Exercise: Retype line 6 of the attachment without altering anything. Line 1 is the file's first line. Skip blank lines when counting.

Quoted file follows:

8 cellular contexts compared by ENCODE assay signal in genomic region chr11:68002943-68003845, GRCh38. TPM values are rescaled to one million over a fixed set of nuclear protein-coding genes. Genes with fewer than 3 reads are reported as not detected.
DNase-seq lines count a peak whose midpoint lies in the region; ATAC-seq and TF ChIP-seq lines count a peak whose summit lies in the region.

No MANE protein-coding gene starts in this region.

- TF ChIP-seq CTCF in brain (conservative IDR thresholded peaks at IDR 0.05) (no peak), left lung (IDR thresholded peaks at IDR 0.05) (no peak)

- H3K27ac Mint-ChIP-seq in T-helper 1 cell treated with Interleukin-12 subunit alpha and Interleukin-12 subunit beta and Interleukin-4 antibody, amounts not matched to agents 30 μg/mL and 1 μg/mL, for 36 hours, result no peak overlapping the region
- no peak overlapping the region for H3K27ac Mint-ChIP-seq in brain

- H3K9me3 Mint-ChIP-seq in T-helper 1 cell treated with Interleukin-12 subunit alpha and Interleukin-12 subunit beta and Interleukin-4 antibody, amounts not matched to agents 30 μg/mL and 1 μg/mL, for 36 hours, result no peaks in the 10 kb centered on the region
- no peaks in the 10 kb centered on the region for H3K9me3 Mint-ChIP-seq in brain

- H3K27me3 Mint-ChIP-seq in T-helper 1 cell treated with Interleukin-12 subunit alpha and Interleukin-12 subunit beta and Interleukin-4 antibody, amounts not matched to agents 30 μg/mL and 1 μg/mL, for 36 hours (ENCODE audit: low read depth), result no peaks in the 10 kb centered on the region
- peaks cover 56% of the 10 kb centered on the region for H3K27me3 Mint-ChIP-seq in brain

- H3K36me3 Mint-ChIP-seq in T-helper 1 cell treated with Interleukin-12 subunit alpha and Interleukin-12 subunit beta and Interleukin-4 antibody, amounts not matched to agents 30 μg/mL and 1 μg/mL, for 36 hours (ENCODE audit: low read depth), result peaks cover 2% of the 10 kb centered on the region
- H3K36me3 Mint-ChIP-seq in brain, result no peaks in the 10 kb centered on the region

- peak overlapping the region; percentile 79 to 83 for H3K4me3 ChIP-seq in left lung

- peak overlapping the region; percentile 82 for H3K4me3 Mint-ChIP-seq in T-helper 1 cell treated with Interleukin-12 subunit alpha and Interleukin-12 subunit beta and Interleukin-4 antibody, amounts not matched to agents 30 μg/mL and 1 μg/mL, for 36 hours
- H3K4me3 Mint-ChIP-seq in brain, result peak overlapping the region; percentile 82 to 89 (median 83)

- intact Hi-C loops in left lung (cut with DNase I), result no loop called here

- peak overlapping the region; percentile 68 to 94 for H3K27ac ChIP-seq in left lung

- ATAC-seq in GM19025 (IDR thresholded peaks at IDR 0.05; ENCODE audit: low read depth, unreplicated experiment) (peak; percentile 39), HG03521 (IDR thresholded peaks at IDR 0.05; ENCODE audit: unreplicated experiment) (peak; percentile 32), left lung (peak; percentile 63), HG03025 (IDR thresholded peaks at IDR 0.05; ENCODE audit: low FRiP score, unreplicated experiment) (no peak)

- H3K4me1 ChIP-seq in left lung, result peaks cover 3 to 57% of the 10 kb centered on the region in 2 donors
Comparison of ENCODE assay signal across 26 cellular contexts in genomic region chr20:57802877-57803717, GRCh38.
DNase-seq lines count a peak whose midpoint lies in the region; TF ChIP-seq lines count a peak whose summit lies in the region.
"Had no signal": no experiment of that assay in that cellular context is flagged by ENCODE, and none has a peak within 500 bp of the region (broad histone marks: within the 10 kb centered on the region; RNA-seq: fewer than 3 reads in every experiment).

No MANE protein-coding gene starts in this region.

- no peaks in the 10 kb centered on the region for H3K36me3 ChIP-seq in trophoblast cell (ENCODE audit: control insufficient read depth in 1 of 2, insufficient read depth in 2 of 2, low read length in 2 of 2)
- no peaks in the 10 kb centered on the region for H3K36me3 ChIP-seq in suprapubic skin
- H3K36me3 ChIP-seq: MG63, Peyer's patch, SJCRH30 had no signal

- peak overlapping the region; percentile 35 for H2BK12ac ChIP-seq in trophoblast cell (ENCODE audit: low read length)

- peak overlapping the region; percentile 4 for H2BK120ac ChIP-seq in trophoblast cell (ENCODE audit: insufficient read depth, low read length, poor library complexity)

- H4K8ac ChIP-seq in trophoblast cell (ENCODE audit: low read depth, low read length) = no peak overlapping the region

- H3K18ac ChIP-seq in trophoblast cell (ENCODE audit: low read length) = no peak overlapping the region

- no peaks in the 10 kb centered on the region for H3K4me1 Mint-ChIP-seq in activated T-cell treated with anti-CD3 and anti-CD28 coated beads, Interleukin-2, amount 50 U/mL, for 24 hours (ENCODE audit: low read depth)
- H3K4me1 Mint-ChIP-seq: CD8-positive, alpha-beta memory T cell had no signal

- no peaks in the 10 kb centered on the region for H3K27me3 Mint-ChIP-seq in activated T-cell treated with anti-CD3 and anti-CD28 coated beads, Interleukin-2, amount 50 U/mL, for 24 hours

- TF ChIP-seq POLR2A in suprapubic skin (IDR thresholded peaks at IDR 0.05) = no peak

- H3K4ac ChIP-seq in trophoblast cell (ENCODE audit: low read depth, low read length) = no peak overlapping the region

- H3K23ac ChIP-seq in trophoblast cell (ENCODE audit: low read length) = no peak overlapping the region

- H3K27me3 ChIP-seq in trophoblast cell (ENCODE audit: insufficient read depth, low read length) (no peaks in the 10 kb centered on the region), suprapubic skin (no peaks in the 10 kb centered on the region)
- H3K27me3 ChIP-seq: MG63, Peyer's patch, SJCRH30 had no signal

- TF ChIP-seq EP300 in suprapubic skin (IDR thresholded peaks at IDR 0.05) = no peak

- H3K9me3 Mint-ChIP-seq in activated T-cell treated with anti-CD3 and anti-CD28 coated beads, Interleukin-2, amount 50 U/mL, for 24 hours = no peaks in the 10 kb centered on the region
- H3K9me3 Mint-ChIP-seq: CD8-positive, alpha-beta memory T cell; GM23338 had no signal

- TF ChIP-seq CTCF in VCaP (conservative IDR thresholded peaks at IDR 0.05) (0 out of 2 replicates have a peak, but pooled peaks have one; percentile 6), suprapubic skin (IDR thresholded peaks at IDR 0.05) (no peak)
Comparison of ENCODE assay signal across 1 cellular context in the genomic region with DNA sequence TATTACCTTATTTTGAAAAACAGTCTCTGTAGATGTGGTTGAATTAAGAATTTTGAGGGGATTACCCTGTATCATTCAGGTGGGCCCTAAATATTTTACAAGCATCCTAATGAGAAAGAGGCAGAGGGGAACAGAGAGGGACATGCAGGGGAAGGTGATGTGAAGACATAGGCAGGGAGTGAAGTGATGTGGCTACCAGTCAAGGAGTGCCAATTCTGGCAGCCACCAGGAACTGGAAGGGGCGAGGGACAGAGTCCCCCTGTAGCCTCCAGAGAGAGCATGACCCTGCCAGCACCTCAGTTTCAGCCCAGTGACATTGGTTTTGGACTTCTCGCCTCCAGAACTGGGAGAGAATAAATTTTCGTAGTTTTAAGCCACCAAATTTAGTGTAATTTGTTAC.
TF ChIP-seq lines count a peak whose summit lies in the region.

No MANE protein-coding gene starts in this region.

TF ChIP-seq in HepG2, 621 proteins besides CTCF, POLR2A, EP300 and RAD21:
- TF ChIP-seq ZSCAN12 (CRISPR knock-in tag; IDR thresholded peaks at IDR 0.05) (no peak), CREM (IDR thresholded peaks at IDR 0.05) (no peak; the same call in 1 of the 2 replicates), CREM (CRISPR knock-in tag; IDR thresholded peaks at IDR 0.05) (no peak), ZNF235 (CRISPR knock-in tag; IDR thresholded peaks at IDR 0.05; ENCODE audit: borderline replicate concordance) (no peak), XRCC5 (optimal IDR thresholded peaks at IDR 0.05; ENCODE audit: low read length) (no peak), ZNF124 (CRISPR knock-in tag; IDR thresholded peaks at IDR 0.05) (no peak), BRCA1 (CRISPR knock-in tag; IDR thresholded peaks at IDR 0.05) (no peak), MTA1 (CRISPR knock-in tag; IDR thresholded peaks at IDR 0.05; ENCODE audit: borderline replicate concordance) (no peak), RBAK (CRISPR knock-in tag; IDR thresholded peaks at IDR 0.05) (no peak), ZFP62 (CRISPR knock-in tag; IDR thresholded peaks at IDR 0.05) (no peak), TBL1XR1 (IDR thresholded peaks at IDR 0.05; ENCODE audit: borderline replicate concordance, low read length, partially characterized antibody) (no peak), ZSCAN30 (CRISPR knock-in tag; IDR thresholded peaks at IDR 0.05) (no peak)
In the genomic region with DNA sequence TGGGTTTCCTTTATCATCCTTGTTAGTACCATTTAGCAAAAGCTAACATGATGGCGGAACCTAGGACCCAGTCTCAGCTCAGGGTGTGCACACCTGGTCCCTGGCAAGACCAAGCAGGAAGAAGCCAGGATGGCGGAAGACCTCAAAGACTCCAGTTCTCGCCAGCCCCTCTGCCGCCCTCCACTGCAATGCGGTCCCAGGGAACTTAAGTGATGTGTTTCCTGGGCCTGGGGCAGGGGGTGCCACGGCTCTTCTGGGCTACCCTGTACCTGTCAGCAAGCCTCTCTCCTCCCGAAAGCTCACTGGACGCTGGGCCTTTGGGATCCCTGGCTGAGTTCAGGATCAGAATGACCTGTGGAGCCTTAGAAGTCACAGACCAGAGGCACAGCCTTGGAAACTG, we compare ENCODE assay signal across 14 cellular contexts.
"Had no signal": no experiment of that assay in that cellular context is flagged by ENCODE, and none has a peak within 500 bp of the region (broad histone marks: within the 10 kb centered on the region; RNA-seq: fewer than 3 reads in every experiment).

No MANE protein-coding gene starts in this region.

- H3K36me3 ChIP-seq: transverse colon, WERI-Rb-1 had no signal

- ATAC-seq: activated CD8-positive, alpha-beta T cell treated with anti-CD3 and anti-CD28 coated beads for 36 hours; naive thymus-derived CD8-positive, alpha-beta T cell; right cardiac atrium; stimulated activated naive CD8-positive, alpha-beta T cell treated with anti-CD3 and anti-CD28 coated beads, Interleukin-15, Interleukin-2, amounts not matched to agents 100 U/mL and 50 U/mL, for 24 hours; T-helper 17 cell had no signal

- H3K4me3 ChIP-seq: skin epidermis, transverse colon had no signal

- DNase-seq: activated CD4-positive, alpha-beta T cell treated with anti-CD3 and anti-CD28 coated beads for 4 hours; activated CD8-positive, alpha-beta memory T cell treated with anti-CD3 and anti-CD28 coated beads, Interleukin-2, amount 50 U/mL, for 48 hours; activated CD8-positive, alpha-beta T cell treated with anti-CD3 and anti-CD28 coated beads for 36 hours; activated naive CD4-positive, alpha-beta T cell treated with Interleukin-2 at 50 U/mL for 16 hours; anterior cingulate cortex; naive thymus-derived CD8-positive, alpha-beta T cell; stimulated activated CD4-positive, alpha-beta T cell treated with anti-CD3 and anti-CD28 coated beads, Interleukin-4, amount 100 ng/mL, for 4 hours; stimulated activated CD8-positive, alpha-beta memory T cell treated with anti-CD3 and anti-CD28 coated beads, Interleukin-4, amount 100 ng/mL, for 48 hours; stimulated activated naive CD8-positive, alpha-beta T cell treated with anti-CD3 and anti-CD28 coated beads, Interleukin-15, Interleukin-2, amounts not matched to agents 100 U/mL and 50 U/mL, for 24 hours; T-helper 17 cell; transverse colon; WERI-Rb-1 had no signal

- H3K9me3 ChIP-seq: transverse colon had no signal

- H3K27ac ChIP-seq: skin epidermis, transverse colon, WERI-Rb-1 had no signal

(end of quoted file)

- no peak overlapping the region for H3K27ac Mint-ChIP-seq in brain